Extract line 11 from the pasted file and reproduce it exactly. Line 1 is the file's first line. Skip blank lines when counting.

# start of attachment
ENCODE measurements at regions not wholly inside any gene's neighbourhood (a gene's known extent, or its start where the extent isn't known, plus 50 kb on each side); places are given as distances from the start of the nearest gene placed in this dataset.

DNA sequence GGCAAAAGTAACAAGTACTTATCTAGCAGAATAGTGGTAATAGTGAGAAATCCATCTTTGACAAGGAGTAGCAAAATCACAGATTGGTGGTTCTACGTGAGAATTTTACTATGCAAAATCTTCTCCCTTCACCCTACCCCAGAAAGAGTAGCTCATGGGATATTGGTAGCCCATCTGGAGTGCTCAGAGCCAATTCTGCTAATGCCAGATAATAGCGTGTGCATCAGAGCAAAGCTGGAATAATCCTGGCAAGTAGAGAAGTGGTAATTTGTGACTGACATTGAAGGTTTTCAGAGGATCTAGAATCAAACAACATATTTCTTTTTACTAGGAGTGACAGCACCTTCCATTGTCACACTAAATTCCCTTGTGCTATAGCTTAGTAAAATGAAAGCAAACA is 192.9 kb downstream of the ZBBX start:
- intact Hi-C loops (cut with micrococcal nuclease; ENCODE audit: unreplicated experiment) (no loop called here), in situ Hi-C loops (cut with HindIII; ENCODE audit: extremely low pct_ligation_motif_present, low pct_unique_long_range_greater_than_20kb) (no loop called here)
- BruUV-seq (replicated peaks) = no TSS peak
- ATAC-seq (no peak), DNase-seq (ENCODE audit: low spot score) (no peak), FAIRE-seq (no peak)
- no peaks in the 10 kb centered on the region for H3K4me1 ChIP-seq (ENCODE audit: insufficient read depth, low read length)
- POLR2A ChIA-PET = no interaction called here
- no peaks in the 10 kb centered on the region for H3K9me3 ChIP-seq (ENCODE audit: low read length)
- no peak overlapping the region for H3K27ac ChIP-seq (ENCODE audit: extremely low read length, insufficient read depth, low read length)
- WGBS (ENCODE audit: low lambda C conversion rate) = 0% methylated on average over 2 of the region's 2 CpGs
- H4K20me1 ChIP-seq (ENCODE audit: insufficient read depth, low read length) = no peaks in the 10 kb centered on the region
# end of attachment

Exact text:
- H4K20me1 ChIP-seq (ENCODE audit: insufficient read depth, low read length) = no peaks in the 10 kb centered on the region